Monday, April 15, 2024
HomeNewsWhy did they ever think that women could join the infantry?

Why did they ever think that women could join the infantry?


Another of David Cameron’s projects has run into a spot of bother with reality. The Mail reports that the first woman to start training as an infantryperson has withdrawn from the 18-week course after two weeks because it is too physically demanding. That will hardly be a surprise to anyone who knows anything about soldiering or to TCW readers.

Dismounted infantry have to carry everything they need to live and fight. The weight soon stacks up to well over 35kg (77lb) and by the time body armour, helmets, radios and secondary weapons have been added 50kg (110lb) loads are not unheard of. Most hiking organisations recommend a maximum backpack weight of 30 per cent of one’s body mass; infantry soldiers are way, way over that limit. At their basic level, infantry soldiers are beasts of burden. (If you want to try this, get a couple of bags of cement from a builders’ merchant and put them in a backpack. If you want to understand how and why they need so much kit – and more – try my book.)

Cameron’s politically correct drive to recruit females into the combat arms ignored this simple fact. In 2016 the US Marine Corps demonstrated to its own satisfaction that placing women in combat roles does not work and reduces combat efficiency. There is also physiological evidence which demonstrates that when heavily loaded the mechanics of a female pelvis place significantly higher loads on hips than a male one. But hey, let’s not let tiresome facts intrude on the onward march of political correctness.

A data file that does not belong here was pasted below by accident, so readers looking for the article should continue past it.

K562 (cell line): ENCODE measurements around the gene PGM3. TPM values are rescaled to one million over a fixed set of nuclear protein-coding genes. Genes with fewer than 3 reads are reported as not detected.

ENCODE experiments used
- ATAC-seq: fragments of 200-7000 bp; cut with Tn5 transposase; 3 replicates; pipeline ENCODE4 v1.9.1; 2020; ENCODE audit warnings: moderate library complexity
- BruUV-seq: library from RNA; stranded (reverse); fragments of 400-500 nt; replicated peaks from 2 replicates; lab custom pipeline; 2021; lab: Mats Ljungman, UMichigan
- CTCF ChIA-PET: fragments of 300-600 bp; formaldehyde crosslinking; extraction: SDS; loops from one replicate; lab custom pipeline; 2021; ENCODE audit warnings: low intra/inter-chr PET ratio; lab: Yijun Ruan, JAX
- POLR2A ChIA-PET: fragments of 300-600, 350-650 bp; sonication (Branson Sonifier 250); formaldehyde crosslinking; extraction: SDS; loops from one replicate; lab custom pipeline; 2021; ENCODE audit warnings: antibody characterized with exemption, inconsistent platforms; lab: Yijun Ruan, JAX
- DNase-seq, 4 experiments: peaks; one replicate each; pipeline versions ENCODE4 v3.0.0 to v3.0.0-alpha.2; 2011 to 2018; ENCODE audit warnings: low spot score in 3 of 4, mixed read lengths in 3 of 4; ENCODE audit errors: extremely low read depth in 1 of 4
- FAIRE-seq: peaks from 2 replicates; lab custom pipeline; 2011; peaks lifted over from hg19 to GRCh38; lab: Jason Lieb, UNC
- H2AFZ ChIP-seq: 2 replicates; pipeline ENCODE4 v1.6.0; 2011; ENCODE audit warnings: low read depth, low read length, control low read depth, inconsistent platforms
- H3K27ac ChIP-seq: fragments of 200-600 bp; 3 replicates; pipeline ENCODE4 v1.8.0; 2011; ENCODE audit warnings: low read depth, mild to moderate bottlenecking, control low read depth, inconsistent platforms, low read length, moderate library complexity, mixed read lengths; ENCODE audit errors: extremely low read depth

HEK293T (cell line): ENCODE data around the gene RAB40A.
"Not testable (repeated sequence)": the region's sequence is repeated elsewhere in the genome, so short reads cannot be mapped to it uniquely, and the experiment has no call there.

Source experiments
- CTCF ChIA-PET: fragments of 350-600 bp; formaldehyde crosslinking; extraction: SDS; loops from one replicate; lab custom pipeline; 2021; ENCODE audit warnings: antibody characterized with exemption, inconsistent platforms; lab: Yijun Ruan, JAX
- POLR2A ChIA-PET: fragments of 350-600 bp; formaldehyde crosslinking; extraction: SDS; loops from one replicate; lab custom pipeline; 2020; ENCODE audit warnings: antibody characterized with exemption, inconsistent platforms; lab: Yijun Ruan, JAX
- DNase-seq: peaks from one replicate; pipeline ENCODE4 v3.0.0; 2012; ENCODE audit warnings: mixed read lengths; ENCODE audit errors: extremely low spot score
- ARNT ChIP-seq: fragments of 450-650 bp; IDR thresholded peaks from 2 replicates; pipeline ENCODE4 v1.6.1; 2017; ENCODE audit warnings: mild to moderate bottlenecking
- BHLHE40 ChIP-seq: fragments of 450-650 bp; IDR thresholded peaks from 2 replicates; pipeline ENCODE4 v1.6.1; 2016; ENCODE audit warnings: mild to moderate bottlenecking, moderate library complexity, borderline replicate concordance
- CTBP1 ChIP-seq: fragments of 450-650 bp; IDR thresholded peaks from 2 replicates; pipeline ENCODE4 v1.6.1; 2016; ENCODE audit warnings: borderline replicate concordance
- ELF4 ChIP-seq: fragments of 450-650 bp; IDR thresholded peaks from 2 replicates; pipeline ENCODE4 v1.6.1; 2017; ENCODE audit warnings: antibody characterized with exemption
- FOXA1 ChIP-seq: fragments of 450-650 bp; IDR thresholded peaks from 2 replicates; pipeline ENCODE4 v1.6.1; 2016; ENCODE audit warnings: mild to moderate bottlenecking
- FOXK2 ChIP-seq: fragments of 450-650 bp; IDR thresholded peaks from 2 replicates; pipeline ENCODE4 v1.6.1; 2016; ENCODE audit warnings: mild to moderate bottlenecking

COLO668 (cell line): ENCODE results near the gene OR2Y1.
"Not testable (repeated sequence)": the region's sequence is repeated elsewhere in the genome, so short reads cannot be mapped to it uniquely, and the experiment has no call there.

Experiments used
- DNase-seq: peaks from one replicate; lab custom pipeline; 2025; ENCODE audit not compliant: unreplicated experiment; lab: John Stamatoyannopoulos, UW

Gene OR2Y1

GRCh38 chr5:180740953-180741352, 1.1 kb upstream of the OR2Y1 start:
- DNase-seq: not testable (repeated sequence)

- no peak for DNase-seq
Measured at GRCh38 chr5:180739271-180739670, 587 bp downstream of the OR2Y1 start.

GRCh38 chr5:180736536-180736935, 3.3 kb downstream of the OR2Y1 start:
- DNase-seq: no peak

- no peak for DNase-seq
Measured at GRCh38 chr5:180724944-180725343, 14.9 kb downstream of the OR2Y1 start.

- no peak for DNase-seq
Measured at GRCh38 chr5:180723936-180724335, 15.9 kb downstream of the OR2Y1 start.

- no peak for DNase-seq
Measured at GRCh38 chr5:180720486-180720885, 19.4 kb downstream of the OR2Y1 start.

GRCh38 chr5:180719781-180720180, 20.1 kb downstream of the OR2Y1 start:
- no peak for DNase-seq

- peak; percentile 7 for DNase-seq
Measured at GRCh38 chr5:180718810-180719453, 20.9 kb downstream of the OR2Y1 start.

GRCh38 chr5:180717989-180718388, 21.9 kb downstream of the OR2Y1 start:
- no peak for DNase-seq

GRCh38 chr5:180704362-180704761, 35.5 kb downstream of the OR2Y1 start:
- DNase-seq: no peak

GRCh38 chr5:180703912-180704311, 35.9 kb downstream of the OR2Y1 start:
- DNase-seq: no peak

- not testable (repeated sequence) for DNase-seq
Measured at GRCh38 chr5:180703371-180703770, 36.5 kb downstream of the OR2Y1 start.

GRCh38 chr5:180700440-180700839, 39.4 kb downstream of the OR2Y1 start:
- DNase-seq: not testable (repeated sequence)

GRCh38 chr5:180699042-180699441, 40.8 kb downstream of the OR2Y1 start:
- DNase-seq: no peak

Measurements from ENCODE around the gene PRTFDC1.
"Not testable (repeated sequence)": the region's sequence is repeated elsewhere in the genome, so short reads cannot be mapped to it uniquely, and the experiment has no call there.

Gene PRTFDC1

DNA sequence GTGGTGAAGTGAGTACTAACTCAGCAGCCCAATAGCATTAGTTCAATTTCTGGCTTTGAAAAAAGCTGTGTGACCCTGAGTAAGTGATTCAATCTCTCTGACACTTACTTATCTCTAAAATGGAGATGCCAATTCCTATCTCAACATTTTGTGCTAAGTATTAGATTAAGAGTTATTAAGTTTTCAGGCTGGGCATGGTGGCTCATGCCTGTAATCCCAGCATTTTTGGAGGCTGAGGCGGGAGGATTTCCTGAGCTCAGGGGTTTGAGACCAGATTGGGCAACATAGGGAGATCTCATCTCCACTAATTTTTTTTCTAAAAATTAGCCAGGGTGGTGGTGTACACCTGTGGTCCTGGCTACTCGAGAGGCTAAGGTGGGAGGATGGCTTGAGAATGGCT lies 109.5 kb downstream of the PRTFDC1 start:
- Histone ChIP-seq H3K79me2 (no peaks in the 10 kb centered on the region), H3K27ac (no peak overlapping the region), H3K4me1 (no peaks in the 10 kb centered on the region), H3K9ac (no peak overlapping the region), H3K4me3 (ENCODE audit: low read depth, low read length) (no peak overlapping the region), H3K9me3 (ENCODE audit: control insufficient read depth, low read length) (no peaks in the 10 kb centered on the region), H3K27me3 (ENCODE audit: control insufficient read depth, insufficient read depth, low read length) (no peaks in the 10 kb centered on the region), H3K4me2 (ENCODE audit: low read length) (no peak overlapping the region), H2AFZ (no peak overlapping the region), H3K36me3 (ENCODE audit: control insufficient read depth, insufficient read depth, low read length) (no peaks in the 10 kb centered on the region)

Quite how this lunacy was ever permitted is a question that only the senior elements of the MoD can answer. It is perhaps the ultimate achievement of the steady mismanagement of decline that is our current defence policy, combined with the ruthlessness of the Treasury in using budget cuts to bludgeon commanders into accepting the unacceptable. There is no right to be a member of the armed forces for either men or women. It is a tough job and at every level an individual holds the lives of others in his (or her) hands. Being unable to carry the necessary weight means that you can’t do the job. End of. When did the biggest problem in defending the Realm become a lack of infantrywomen?

So Defence Secretary Gavin Williamson, who has been remarkably silent since his early gambit of allowing a senior officer to fire a broadside at the Treasury, now has an opportunity to stop the armed forces wasting scarce funds on trying to recruit and train female infantrymen and start the fightback against the monstrous regiment of PC wimmin by deciding as a matter of policy that combat effectiveness is the measure of success, not diversity ratios, and that the experiment in women in combat arms is over. He has all the evidence he needs, and could win the fight easily. When the sisterhood howls that it’s all a misogynist fix, all Mr Williamson has to do is point to the amount of equipment that infantrymen have to carry and a set of scales. He could even invite some of the shrillest campaigners to an activity day at an infantry training centre.

Which is not to say that there is no place for women in the armed forces: there are many roles in which they excel (some also finding time to win Olympic medals rowing). Heaven knows, we’re awfully short of soldiers.

Of course, admitting to reality would undermine the entire concept of the elaborately constructed Potemkin village that is our defence policy. And allowing common sense to enter one government department could seriously undermine the credibility of others, to the discomfort of the Sir Humphreys. It would also embarrass the future Chief of the Defence Staff, General Sir Nick Carter, who is not only an infantryman but also happened to be running the Army when the great surrender to PC happened.

I therefore look forward to some ludicrous piece of spin which demonstrates that black is white, up is down and everything in the MoD is hunky-dory.

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Patrick Benham-Crosswell
Patrick Benham-Crosswell
Patrick Benham-Crosswell is a former Army officer who has spent the last 30 years in commerce. He is the author of Net Zero: The Challenges, Costs and Consequences of the UK's Zero Emission Ambition. He has a substack here.

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